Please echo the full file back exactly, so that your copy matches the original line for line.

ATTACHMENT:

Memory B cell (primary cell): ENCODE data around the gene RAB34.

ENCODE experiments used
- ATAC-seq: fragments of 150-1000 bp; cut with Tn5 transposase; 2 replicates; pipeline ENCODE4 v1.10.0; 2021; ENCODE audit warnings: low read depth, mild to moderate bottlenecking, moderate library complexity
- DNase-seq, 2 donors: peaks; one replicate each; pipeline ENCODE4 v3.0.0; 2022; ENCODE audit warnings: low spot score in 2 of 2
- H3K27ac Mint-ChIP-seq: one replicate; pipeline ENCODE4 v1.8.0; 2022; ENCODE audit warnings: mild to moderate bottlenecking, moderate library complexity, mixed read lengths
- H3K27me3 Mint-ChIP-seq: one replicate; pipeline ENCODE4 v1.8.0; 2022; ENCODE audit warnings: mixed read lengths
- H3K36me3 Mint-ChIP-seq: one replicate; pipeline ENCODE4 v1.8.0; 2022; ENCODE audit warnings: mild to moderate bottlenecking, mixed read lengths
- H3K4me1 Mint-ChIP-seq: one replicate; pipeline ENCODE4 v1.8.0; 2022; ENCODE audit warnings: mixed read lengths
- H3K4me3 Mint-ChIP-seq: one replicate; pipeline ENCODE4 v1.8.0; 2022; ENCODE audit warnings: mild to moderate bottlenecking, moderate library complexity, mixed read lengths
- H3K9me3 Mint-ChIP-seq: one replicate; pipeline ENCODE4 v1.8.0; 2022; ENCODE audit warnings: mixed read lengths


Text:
Memory B cell (primary cell): ENCODE data around the gene RAB34.

ENCODE experiments used
- ATAC-seq: fragments of 150-1000 bp; cut with Tn5 transposase; 2 replicates; pipeline ENCODE4 v1.10.0; 2021; ENCODE audit warnings: low read depth, mild to moderate bottlenecking, moderate library complexity
- DNase-seq, 2 donors: peaks; one replicate each; pipeline ENCODE4 v3.0.0; 2022; ENCODE audit warnings: low spot score in 2 of 2
- H3K27ac Mint-ChIP-seq: one replicate; pipeline ENCODE4 v1.8.0; 2022; ENCODE audit warnings: mild to moderate bottlenecking, moderate library complexity, mixed read lengths
- H3K27me3 Mint-ChIP-seq: one replicate; pipeline ENCODE4 v1.8.0; 2022; ENCODE audit warnings: mixed read lengths
- H3K36me3 Mint-ChIP-seq: one replicate; pipeline ENCODE4 v1.8.0; 2022; ENCODE audit warnings: mild to moderate bottlenecking, mixed read lengths
- H3K4me1 Mint-ChIP-seq: one replicate; pipeline ENCODE4 v1.8.0; 2022; ENCODE audit warnings: mixed read lengths
- H3K4me3 Mint-ChIP-seq: one replicate; pipeline ENCODE4 v1.8.0; 2022; ENCODE audit warnings: mild to moderate bottlenecking, moderate library complexity, mixed read lengths
- H3K9me3 Mint-ChIP-seq: one replicate; pipeline ENCODE4 v1.8.0; 2022; ENCODE audit warnings: mixed read lengths